This life-size bronze bust of Ibsen stands on an eight-foot granite pedestal in Como Park, in Saint Paul, Minnesota, overlooking Lexington Avenue. The artist is Jacob Fjelde (1859-1896), who modelled the work from life in Molde, Norway, in 1885, when Ibsen was 47 years old. On a rare visit to his home country, Ibsen was spending the summer with his wife Suzannah on the Norwegian West Coast, where he had a visit from the Swedish poet Count Snoilsky, who would be the model for the protagonist of his next play Rosmersholm (1886). Although Ibsen disliked sitting for artists, he took a liking to the precocious young sculptor, then 26 years old, and patiently sat for the bust. Two years later, Fjelde immigrated to Minnesota, where he enjoyed a brief but highly successful career. Among his works are the Minerva statue for the Minneapolis Public Library, 24 relief figures for Burton Hall on the University of Minneapolis campus, and a much loved statue of Hiawatha and Minnehaha in Minnehaha Park. His most important work, apart from the bust of Ibsen, is the near sacred commission he received from the State of Minnesota for the memorial at Gettysburg honoring the dead of the First Minnesota infantry. The celebrated charge of the First Minnesota, most of whose members were Scandinavian immigrants, permitted General Hancock to hold the Union line in the decisive battle of the Civil War.
Fjelde cast his Ibsen bust in a bronze edition of three (the other two are in Tacoma, Washington, and Wahpeton, North Dakota). At the time of his death, from an ear infection, at the age of 35, he had just finished the plaster model of his statue of the great Norwegian violinist, Ole Bull. It was cast in bronze a year after his death and unveiled in Loring Park in Minneapolis in 1897.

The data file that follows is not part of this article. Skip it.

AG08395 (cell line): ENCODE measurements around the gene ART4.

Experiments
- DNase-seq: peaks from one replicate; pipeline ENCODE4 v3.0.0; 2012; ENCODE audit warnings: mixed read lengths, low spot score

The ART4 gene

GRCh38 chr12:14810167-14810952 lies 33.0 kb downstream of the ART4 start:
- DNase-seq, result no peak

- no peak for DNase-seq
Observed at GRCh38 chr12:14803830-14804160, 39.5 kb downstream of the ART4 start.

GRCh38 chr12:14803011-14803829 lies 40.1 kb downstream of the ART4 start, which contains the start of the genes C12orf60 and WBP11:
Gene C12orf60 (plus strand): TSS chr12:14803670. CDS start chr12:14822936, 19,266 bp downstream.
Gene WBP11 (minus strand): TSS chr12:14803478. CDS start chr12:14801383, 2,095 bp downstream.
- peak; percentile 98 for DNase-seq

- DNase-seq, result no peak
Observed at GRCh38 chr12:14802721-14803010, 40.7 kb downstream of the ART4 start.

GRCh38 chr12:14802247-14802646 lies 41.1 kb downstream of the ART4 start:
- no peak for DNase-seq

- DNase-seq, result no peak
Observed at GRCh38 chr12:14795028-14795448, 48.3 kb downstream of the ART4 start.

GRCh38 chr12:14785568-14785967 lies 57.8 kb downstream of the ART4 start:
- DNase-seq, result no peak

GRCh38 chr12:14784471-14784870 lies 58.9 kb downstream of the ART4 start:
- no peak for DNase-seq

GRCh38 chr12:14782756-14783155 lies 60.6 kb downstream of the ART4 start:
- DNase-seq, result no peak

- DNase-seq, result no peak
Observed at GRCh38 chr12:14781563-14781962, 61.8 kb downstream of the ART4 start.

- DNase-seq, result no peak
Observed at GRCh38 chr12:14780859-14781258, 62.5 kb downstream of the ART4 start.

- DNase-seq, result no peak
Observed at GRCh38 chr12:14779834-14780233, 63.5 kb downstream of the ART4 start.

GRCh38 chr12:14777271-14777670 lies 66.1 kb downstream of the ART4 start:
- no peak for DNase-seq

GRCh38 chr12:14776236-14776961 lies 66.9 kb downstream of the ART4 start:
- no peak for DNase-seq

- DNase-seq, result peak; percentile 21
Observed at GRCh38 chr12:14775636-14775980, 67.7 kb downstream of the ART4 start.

Jacob's son, the sculptor Paul Fjelde (1892-1984) may be said to have extended the career of his short-lived father. His first important commission, a bust of Abraham Lincoln, a gift from the people of North Dakota to the people of Norway on the occasion of the Norwegian Centennial in 1914, is the only statue in Oslo's Frogner Park that is not the work of Gustav Vigeland. During the Nazi occupation, it became a symbol of resistance. Fjelde's long career included statues of famous Norwegian-Americans, among them General Heg of Civil War fame, Charles Lindbergh, and Wendell Wilkie. He also did the bronze reliefs in Columbia University's Baker Field.
In 1989, Paul's son Rolf Fjelde, the founder of The Ibsen Society of America, arranged for a fired porcelain copy of his grandfather's Ibsen bust to be placed in Ibsen House, the theatre and conference center in Skien, Norway, Ibsen's birthplace. The bust stands in the vestibule of the theatre.
|last update May 2, 2013|